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Sunday, October 10, 2010

1930 Cadillac V16 Imperial Sedan by IXO

The Cadillac V-16 was Cadillac's top-of-the-line car from its January 1930
launch until production ceased in 1940 as the war in Europe killed sales. All
were finished to custom order, and the car was built in very small numbers; only
4076 cars were constructed in the eleven years the model was offered. The
majority of these were built in the single year of 1930, before the Great
Depression really took hold. This was the first V16 powered car to reach
production status in the United States.
In 1926, Cadillac began the development of a new, "multi-cylinder" car. A
customer requirement was seen for a car powered by an engine simultaneously more
powerful and smoother than any hitherto available. Development proceeded in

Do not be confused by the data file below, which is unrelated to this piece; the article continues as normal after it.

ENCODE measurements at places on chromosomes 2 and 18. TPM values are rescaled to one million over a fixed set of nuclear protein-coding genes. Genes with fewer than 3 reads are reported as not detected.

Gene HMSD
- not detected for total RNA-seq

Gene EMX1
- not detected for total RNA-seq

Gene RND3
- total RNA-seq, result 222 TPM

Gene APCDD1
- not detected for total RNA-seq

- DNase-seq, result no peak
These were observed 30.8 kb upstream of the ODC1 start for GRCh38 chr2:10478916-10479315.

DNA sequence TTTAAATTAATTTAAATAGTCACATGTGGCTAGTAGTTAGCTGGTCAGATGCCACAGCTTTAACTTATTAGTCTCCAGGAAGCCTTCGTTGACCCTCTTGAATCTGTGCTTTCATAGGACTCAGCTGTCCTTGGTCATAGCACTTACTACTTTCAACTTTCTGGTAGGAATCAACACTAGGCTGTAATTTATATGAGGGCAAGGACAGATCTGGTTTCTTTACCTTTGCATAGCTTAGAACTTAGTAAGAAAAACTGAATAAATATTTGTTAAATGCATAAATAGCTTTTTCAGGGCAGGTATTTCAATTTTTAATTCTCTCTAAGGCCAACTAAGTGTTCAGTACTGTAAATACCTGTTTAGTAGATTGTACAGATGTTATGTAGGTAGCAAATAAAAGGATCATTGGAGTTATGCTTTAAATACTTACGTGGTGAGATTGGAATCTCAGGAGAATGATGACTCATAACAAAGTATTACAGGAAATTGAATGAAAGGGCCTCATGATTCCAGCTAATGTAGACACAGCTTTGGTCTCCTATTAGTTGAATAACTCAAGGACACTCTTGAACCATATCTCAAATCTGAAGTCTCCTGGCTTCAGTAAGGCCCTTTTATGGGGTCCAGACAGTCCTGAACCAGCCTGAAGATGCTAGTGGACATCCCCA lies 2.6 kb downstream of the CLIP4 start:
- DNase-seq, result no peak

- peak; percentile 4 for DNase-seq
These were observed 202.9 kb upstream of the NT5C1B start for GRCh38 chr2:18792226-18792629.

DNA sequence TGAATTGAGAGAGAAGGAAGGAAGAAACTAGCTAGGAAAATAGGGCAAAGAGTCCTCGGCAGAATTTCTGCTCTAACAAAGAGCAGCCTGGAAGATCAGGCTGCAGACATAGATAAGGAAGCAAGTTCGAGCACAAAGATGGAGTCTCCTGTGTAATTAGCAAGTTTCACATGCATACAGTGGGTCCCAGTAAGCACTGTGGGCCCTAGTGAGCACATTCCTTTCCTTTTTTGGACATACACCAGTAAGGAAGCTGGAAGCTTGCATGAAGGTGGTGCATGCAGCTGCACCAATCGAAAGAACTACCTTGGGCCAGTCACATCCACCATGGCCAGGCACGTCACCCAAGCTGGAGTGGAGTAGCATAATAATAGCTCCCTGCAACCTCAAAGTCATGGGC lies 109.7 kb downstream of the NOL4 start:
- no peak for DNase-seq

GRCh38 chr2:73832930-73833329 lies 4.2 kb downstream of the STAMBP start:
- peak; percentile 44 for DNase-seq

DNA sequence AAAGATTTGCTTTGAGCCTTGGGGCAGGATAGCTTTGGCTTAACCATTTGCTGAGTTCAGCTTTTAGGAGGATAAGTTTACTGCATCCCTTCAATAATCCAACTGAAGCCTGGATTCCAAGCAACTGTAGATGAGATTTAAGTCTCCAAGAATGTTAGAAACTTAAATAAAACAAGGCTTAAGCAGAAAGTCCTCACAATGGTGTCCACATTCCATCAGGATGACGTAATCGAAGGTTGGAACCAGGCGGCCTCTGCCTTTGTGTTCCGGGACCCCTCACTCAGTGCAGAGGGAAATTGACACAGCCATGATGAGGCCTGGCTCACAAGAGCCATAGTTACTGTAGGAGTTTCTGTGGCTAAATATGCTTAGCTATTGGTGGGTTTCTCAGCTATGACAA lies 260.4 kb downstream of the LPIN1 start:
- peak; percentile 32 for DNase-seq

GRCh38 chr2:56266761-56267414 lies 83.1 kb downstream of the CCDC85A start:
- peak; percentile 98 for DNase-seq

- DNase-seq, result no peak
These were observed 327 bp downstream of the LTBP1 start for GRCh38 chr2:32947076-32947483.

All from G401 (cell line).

great secrecy over the next few years; a number of prototype cars were built and
tested as the new engine was developed, while at the same time Cadillac chief
Lawrence Fisher and GM's stylist Harley Earl toured Europe in search of
inspiration from Europe's finest coachbuilders. Unlike many builders of luxury
cars, who sold bare chassis to be clothed by outside coachbuilding firms,
General Motors had purchased the coachbuilders Fleetwood and Fisher Body to keep
all the business in-house. Bare Cadillac chassis could be purchased if a buyer
insisted, but the intention was that few would do so.
It was not until after the stock market crash of 1929 that Cadillac announced to
the world the availability of the costliest Cadillac yet, the new V-16. The new
vehicle was first displayed at New York's automobile show on January 4, 1930.
From Wikipedia.

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